digital can't be silver!

Joined
Nov 11, 2008
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Shanghai
I just finished building another improved scanning solution design and finished a few rolls scanning (scanning tethered right into Adobe Lightroom is sooooo cool). I use now Plustek filmholders and will design a track for even better flatness for the next revision of my apparatus.

Here is one frome from the three rolls, that really makes me ask, why all the pains with digital conversions, when a simple dirty JPG from scanning TriX without post just looks natural. As always, the scanning is done with a D3 - this is the JPG out of camera, just inverted in Photoshop and sharpened in Lightroom. Developing from the NEF file brings out all the detail.

5562224991_62283c4750_b.png
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"…" TX400 @ 3200 | D-76 | Noctilux @ f1 | Leica MP
 
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Joined
Nov 11, 2008
Messages
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Shanghai
Amazing Shot & IQ! Your Scanning Technique Works Well Dirk!:smile:

Thanks a lot Steve! It's all just the lens and this amazing film - I loooove pushed TX400 ;-)
There is still a big potential in scanning improvement with this method, as I build one prototype after another with improvements in each revision - I have some ideas for better film transport ;-)

I agree! Beautiful shot.

Samuel

Thank you Samuel! I am cheeky, got a camera around all the time and catch my chances … hehe.

Lovely tones in this one, really what a B&W ought to be.

Thank you Jeff - it is all in the chemical stuff - all just the film ;-)
 
Joined
Mar 18, 2008
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Miami, Florida, USA.
I am in total agreement. If you want to see tonalities at its best, go b&w film. I have always said in the forums that the tonalities I see with color negative and b&w film I have never been able to reproduce with digital.
I continue to regret giving away my darkroom and medium format camera. Tri-X was my favorite film and HC-110 solution B was my favorite developer for Tri-X. Grain was practically non existent with the combination of exposure and developer time I used.
My zone system negatives were awesome. Prints in fiber based paper superb.
One of these days I am going to try again but without a darkroom I will have to scan.
I have scanned negative film before and I have been very happy.
By the way, great portrait.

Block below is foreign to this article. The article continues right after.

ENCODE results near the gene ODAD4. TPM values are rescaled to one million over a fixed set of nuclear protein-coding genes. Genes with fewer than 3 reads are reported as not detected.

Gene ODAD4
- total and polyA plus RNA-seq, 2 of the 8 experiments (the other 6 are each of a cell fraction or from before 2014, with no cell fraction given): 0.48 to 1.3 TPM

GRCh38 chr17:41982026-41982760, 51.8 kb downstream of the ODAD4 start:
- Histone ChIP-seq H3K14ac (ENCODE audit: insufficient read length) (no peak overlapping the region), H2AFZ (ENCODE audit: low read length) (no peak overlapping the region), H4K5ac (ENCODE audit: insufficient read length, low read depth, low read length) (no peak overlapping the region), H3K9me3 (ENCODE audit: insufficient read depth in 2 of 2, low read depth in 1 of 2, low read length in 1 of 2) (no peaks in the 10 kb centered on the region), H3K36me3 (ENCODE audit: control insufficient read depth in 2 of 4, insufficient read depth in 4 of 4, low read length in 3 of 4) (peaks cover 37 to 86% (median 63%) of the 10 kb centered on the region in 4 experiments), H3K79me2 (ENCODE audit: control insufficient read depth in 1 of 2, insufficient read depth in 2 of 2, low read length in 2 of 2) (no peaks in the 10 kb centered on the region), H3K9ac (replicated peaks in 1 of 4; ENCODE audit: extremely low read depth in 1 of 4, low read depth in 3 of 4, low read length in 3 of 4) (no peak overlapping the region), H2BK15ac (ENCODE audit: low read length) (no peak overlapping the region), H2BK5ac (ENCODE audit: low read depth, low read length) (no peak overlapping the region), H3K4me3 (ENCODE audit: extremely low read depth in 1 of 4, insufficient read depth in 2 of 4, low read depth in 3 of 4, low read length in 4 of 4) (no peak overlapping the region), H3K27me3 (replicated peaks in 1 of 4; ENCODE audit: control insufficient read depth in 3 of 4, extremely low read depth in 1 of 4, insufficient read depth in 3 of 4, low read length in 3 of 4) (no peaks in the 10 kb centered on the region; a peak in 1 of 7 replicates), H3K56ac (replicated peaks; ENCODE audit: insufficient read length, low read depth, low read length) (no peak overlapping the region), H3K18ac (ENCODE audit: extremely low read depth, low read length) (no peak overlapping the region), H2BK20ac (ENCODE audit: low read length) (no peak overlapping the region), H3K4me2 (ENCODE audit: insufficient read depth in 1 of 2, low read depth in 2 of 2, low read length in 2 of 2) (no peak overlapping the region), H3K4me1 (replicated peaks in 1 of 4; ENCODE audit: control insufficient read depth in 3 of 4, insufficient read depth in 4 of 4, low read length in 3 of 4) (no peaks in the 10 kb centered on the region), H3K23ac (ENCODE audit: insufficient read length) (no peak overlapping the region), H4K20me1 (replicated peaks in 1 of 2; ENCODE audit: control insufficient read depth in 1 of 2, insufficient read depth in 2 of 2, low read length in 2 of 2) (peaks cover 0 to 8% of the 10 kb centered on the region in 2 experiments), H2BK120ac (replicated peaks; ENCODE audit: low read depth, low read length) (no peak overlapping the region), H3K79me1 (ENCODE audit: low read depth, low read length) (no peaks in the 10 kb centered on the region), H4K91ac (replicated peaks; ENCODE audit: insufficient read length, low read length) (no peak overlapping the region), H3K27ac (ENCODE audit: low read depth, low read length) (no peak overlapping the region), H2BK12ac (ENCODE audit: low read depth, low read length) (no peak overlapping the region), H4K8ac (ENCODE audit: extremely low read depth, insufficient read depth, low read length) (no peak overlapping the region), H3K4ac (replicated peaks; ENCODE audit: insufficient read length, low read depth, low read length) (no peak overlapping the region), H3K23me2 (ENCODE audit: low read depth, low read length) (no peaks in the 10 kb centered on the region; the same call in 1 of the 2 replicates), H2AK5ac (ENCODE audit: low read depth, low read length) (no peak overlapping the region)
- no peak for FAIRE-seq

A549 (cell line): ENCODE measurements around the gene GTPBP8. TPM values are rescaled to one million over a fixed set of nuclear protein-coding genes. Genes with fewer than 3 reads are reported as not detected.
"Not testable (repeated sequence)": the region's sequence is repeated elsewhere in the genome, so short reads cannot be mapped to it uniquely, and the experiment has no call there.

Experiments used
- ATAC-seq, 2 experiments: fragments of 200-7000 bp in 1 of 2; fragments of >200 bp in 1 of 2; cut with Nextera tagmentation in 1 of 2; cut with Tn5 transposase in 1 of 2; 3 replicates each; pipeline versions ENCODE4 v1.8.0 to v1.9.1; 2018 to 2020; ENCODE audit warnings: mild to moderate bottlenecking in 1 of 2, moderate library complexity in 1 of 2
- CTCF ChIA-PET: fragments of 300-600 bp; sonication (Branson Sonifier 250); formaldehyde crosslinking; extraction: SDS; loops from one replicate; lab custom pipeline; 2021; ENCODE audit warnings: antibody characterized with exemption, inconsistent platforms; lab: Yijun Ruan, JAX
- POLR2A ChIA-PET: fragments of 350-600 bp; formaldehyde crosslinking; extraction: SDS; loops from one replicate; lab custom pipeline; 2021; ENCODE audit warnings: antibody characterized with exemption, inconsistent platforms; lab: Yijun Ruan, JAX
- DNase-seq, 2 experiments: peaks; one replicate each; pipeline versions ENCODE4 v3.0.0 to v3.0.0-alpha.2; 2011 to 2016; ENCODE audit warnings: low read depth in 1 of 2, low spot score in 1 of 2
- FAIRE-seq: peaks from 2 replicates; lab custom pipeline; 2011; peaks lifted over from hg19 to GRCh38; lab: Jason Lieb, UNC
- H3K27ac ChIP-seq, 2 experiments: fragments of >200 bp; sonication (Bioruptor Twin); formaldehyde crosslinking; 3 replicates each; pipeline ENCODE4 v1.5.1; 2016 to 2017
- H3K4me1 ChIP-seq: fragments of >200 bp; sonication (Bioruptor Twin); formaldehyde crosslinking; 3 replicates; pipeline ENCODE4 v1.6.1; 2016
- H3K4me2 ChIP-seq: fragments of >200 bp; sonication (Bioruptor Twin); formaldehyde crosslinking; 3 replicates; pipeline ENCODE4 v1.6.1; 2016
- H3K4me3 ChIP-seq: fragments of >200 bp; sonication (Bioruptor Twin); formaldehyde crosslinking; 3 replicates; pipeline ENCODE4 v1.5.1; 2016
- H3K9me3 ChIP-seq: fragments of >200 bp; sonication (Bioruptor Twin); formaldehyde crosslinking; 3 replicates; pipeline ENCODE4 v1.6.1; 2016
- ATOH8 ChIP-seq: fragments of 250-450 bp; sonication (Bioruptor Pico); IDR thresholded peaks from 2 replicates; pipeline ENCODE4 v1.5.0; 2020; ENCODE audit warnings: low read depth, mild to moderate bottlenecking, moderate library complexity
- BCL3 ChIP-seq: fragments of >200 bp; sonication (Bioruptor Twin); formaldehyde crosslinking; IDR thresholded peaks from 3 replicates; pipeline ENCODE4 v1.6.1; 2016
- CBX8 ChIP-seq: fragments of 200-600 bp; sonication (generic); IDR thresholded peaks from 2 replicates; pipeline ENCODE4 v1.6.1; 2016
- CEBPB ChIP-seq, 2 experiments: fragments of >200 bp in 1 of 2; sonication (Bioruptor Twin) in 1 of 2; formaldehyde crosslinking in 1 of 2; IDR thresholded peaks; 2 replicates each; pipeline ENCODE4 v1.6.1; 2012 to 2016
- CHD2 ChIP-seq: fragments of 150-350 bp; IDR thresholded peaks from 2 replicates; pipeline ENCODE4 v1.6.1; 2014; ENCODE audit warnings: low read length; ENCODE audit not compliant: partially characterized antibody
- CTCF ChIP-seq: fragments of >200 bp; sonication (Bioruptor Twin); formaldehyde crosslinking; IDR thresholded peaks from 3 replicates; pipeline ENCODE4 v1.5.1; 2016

William Rodriguez
Miami, Florida.
 
Joined
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Messages
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great tones Dirk, lovely image.
how do you find the D-76?...i just bought 3 bags...gotta try it soon.

Thanks Vince!
D-76 is cool.
I never used it myself, but it looks the best, the lab offers, when pushing to 3200.

It looks identical to my eyes, when comparing with TMax developed ISO3200, which I did myself.
I like mixing TMax dev better, as it comes fluid.
I never calculated the economics for one or the other though.

I would start with the massive dev chart times and go from there.

I am in total agreement. If you want to see tonalities at its best, go b&w film. I have always said in the forums that the tonalities I see with color negative and b&w film I have never been able to reproduce with digital.
I continue to regret giving away my darkroom and medium format camera. Tri-X was my favorite film and HC-110 solution B was my favorite developer for Tri-X. Grain was practically non existent with the combination of exposure and developer time I used.
My zone system negatives were awesome. Prints in fiber based paper superb.
One of these days I am going to try again but without a darkroom I will have to scan.
I have scanned negative film before and I have been very happy.
By the way, great portrait.

William Rodriguez
Miami, Florida.

William, thank you very much!
I too prefer the look and feel of shooting film.
I do not have a darkroom though, which is not practical in the apartment.

Scanning can be pretty boring - I suppose, wet printing is more fun ;-)

I saw some great gallery prints from a Japanese photographer lately.
He showed only silver prints (8x10) and big prints, made by scanning his silver prints and having them enlarged to 80cm wide canvas gallery wraps.

This is awesome stuff - the silver prints look impeccable, while the big, big canvas still is pretty convincing, despite the digital enlargement (I am not entirely sure, but I think, the scanning of the silver prints has been made on a EPSON 7xx scanner).
 

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